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Inside the complex choreography of COVID-19 testing that keeps tournaments running

Keeping LPGA tour stops safe during the pandemic requires an incredibly complex dance that involves on- and off-site testing, drivers -- and sometimes airplanes. Courtesy of the LPGA

The vials are ready to leave at 2:30 p.m. from Portland, Oregon, each with a unique name tag, the date of travel and the destination printed on them. It's mid-September, five days before the Cambia Portland Classic LPGA tournament begins, and a highly choreographed maneuver, as complex as anything else in the tournament, is about to take place.

A driver from Next Flight Out, a door-to-door delivery service, is ready to pick up the samples at exactly that time -- not before, and definitely not after. They are then transported -- as fast as the driver can possibly and legally drive -- to the Portland Airport.

There's only a one-hour window to get to the airport and on the airplane. This time, the vials make the flight and in about an hour and 40 minutes, reach the San Francisco Airport, where another driver is waiting outside the gate, ready to scoop them up, rush them out of the airport and drive them to the destination -- a Eurofins testing lab.

These vials, containing oral or nasal swab samples from players, are part of a big goal: to get LPGA athletes tested for COVID-19 in record time so they can be cleared for each tournament.

Without private companies and contractors such as Eurofins -- which provide on- and off-site testing, virus detection, and protective equipment -- the LPGA Tour might not be able to continue during the pandemic, and other sporting events might not take place. But each tournament and competition requires a highly complicated sequence of logistics.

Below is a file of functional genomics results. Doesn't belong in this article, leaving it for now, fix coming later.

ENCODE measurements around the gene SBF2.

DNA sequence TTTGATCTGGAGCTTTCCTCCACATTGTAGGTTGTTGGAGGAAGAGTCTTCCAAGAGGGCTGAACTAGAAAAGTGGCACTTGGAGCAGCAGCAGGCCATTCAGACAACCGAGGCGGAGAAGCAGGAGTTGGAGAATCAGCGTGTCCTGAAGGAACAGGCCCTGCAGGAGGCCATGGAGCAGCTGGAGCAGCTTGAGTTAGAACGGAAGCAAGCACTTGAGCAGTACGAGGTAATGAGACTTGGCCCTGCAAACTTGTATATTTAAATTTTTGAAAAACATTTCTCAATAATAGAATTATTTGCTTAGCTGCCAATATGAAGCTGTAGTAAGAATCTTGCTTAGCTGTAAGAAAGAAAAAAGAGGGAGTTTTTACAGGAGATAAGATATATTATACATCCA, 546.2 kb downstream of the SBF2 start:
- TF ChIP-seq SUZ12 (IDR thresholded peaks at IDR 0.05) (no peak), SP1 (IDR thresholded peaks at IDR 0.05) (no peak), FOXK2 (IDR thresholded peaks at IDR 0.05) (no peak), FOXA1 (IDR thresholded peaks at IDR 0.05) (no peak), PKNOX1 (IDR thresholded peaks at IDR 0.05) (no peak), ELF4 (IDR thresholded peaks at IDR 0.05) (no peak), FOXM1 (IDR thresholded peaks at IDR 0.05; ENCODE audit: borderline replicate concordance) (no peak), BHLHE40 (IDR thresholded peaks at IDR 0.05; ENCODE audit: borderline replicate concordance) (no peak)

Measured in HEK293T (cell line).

"It's this dance that's going on -- a lot of different pieces have to work exactly according to plan for things to go on without a glitch. One missing piece and we'd have the whole structure crumble," said Dan Brouman, Eurofins' business unit manager.

As with any high-speed chase, there's a backup plan. If the samples don't get to the airport on time and the next flight is hours away, the driver might instead transport the samples by car to the closest lab if it means saving a few hours. Usually, the tournament organizers are looking to shave off 8-10 hours from the usual 24-hour testing cycle, producing results as quickly as within 6 hours. Sometimes, as is the case with tournaments held in remote corners of a state, it makes more sense to drive to labs in bigger cities than to fly, Brouman said.

The athletes play a major part in this dance. LPGA players are given a band with a "pending results" sign on it, and they're allowed to practice and walk around outside on their own but are not allowed to enter any enclosed space.